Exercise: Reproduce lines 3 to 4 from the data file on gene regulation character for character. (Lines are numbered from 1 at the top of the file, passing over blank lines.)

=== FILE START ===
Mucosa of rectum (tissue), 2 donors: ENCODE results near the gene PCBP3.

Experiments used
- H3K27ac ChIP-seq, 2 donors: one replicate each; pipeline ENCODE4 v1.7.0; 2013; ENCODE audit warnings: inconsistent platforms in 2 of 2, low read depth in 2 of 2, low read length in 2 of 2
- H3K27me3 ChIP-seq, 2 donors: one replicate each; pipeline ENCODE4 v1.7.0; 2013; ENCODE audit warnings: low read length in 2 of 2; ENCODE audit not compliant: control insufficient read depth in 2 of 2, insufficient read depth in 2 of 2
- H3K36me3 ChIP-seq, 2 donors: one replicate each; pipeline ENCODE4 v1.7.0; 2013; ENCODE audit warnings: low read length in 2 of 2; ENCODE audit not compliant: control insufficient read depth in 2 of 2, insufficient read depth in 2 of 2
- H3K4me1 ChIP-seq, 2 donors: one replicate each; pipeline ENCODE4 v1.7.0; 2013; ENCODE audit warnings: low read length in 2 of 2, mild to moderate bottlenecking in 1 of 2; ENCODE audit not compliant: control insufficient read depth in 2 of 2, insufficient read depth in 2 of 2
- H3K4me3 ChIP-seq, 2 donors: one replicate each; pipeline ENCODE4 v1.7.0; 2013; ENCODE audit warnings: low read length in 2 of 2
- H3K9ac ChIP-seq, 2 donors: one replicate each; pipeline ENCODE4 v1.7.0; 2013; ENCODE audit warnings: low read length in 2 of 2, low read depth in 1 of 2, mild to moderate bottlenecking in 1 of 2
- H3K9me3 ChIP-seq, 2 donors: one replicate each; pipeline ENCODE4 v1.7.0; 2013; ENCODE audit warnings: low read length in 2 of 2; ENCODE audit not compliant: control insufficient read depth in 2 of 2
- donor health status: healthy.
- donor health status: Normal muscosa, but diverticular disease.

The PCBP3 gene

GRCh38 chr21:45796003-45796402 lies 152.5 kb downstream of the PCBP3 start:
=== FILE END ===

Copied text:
- H3K27ac ChIP-seq, 2 donors: one replicate each; pipeline ENCODE4 v1.7.0; 2013; ENCODE audit warnings: inconsistent platforms in 2 of 2, low read depth in 2 of 2, low read length in 2 of 2
- H3K27me3 ChIP-seq, 2 donors: one replicate each; pipeline ENCODE4 v1.7.0; 2013; ENCODE audit warnings: low read length in 2 of 2; ENCODE audit not compliant: control insufficient read depth in 2 of 2, insufficient read depth in 2 of 2